Mr Burutsa said the current environment where there is tight liquidity management in the market is the best step the government has taken in a very long time.
“The steps by the Finance and Economic Development Ministry to name and shame companies that have been fueling exchange rate volatility need to continue and deter other companies wishing to distract the economic trajectory,” he said.
He said in order for the government to maintain the current stability, the government should maintain the current tight fiscal space.
Beverages maker, Varun Beverages, says it plans to grow its domestic operation into a group of companies worth US$500 million, as it responds to the growing demand for its soft drink brands.
Varun produces a range of soft drink brands under the PepsiCo franchise in Zimbabwe and is majority controlled by billionaire Indian tycoon, Ravi Jaipuria.
The company has so far injected about US$80 million into modern beverage production technologies, and exponential demand, along with an improved investment climate had given it the confidence to inject more resources.
In the Tourism sector, Hotelier African Sun is buoyant to emerge stronger and more resilient on the back of ongoing hotel refurbishments currently underway, positioning the group to deliver better value to customers in the years ahead.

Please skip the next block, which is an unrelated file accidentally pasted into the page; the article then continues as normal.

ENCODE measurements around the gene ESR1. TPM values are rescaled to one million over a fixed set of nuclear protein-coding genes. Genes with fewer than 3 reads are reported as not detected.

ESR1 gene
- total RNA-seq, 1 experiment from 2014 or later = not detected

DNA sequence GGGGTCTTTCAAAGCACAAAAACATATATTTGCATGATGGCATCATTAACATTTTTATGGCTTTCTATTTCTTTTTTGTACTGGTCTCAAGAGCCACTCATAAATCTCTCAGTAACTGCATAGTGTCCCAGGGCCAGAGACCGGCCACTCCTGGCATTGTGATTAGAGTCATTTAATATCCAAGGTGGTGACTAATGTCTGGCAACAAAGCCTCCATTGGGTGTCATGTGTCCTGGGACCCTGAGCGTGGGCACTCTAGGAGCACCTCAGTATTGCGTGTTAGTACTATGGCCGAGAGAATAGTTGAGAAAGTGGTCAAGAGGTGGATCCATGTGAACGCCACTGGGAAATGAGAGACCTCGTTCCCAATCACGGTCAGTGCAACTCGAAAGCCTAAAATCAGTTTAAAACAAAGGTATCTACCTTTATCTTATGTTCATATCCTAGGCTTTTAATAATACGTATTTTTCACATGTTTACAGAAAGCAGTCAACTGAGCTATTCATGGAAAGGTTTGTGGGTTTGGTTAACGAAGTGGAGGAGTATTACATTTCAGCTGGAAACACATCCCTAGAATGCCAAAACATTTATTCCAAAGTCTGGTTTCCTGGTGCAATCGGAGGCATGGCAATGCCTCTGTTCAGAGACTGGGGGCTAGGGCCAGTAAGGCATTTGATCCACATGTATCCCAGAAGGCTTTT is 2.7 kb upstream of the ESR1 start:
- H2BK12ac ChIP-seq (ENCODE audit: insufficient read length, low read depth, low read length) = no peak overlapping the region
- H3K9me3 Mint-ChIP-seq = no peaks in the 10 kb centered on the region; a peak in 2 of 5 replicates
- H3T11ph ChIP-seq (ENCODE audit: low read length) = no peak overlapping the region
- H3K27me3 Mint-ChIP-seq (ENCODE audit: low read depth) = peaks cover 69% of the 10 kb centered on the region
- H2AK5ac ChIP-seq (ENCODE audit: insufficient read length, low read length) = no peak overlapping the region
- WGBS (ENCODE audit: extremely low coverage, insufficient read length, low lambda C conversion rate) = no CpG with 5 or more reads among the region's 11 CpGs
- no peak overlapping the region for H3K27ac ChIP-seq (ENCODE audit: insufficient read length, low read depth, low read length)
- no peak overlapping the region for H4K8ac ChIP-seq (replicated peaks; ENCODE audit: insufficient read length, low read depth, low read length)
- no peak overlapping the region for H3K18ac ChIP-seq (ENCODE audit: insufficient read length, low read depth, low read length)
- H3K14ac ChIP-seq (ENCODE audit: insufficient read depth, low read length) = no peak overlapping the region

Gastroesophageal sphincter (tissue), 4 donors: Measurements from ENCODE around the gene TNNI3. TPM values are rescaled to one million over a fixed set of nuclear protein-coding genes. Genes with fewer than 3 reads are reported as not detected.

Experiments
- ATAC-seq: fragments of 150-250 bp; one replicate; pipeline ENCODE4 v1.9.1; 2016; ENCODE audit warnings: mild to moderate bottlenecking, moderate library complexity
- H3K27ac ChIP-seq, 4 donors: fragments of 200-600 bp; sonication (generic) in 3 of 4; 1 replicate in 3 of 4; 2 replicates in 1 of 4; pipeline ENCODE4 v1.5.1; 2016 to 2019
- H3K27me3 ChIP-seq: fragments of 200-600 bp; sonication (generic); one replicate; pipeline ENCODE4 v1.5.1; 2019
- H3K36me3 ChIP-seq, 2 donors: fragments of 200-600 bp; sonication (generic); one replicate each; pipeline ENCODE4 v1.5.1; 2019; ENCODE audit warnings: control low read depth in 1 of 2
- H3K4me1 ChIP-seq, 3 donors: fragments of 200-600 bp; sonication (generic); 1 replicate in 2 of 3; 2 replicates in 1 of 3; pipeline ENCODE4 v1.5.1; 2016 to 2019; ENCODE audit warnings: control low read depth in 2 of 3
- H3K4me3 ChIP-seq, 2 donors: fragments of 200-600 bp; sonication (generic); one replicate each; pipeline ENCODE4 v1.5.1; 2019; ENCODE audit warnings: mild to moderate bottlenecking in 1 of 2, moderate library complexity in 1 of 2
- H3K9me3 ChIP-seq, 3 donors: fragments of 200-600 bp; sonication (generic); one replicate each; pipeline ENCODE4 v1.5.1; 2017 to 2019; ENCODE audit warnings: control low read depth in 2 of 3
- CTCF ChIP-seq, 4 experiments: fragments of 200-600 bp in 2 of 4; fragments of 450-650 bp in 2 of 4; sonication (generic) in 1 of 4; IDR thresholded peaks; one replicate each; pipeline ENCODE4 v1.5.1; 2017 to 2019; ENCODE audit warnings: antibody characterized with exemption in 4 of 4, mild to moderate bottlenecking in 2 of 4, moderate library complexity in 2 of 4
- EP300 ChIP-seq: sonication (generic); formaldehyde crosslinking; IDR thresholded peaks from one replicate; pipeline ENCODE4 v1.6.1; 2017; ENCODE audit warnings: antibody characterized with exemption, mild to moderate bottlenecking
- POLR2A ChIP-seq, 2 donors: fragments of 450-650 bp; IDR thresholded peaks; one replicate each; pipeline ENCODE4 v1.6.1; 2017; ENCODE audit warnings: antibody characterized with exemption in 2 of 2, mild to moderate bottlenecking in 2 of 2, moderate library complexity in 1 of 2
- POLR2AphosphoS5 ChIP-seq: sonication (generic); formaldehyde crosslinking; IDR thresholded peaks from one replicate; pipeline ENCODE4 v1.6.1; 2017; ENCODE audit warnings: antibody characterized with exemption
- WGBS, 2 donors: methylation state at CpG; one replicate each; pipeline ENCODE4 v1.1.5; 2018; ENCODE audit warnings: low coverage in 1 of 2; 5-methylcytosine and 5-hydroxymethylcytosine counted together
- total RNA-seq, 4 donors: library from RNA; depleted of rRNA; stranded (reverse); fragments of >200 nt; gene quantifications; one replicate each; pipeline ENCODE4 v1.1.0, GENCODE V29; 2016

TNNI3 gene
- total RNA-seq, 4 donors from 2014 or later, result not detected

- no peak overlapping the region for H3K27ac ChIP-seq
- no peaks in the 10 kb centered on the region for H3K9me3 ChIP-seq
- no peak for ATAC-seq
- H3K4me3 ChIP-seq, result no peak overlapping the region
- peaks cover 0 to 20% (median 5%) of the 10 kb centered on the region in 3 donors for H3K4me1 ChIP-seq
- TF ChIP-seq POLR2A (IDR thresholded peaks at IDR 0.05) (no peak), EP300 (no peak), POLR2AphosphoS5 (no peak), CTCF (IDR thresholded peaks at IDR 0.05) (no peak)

Dairiboard Holdings said demand is expected to remain firm in 2022 and the business is geared to take full advantage of the high demand through increased production capacity and forward planning for inputs into production.
“The company invested about US$1,5 million in a recently commissioned ammonia plant that will see growth in ice-cream production, improving product portfolio mix and margin performance going forward.
The company also invested US$2 million in additional UHT (ultra-high temperature) filling and packing equipment that will double the capacity for cartonised beverages.
Battery manufacturer Chloride Zimbabwe, a subsidiary of ART Corporation, says it will embark on strategic investments to increase capacity and expand the distribution network in the batteries business as the automotive battery demand remains strong.